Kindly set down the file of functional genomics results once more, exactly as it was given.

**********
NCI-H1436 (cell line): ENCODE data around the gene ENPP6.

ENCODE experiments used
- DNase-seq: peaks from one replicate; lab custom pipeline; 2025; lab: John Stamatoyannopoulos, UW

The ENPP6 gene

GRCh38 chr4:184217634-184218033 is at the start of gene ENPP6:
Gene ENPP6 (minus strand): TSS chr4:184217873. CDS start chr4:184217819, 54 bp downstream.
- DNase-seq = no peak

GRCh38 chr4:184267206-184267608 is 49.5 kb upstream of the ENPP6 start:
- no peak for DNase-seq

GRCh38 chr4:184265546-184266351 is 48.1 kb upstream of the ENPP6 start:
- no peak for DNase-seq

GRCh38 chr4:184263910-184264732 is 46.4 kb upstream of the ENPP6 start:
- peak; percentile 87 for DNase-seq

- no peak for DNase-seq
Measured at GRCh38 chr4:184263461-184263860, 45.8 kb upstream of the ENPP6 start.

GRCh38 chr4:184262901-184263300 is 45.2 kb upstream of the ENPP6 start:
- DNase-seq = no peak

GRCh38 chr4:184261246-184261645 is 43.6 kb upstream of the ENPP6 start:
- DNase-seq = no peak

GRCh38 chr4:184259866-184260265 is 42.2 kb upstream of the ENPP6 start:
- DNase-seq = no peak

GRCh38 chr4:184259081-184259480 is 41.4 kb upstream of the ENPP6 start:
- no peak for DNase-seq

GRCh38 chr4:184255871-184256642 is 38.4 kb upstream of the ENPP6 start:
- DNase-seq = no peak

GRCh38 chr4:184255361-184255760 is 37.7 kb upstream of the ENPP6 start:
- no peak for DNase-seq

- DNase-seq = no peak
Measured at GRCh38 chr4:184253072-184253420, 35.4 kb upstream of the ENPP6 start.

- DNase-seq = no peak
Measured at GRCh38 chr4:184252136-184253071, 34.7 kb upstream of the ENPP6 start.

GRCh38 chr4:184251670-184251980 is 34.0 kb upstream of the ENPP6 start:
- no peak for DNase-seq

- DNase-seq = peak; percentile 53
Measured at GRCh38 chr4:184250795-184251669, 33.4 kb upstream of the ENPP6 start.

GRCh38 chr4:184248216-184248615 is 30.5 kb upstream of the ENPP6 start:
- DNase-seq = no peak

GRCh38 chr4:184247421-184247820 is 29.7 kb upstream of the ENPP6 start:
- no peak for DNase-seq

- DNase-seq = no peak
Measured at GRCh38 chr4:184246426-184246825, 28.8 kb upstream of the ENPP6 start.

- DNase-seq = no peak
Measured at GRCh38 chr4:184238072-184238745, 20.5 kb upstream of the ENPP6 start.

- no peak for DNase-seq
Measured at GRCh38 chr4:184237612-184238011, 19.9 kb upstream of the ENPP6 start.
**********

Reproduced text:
NCI-H1436 (cell line): ENCODE data around the gene ENPP6.

ENCODE experiments used
- DNase-seq: peaks from one replicate; lab custom pipeline; 2025; lab: John Stamatoyannopoulos, UW

The ENPP6 gene

GRCh38 chr4:184217634-184218033 is at the start of gene ENPP6:
Gene ENPP6 (minus strand): TSS chr4:184217873. CDS start chr4:184217819, 54 bp downstream.
- DNase-seq = no peak

GRCh38 chr4:184267206-184267608 is 49.5 kb upstream of the ENPP6 start:
- no peak for DNase-seq

GRCh38 chr4:184265546-184266351 is 48.1 kb upstream of the ENPP6 start:
- no peak for DNase-seq

GRCh38 chr4:184263910-184264732 is 46.4 kb upstream of the ENPP6 start:
- peak; percentile 87 for DNase-seq

- no peak for DNase-seq
Measured at GRCh38 chr4:184263461-184263860, 45.8 kb upstream of the ENPP6 start.

GRCh38 chr4:184262901-184263300 is 45.2 kb upstream of the ENPP6 start:
- DNase-seq = no peak

GRCh38 chr4:184261246-184261645 is 43.6 kb upstream of the ENPP6 start:
- DNase-seq = no peak

GRCh38 chr4:184259866-184260265 is 42.2 kb upstream of the ENPP6 start:
- DNase-seq = no peak

GRCh38 chr4:184259081-184259480 is 41.4 kb upstream of the ENPP6 start:
- no peak for DNase-seq

GRCh38 chr4:184255871-184256642 is 38.4 kb upstream of the ENPP6 start:
- DNase-seq = no peak

GRCh38 chr4:184255361-184255760 is 37.7 kb upstream of the ENPP6 start:
- no peak for DNase-seq

- DNase-seq = no peak
Measured at GRCh38 chr4:184253072-184253420, 35.4 kb upstream of the ENPP6 start.

- DNase-seq = no peak
Measured at GRCh38 chr4:184252136-184253071, 34.7 kb upstream of the ENPP6 start.

GRCh38 chr4:184251670-184251980 is 34.0 kb upstream of the ENPP6 start:
- no peak for DNase-seq

- DNase-seq = peak; percentile 53
Measured at GRCh38 chr4:184250795-184251669, 33.4 kb upstream of the ENPP6 start.

GRCh38 chr4:184248216-184248615 is 30.5 kb upstream of the ENPP6 start:
- DNase-seq = no peak

GRCh38 chr4:184247421-184247820 is 29.7 kb upstream of the ENPP6 start:
- no peak for DNase-seq

- DNase-seq = no peak
Measured at GRCh38 chr4:184246426-184246825, 28.8 kb upstream of the ENPP6 start.

- DNase-seq = no peak
Measured at GRCh38 chr4:184238072-184238745, 20.5 kb upstream of the ENPP6 start.

- no peak for DNase-seq
Measured at GRCh38 chr4:184237612-184238011, 19.9 kb upstream of the ENPP6 start.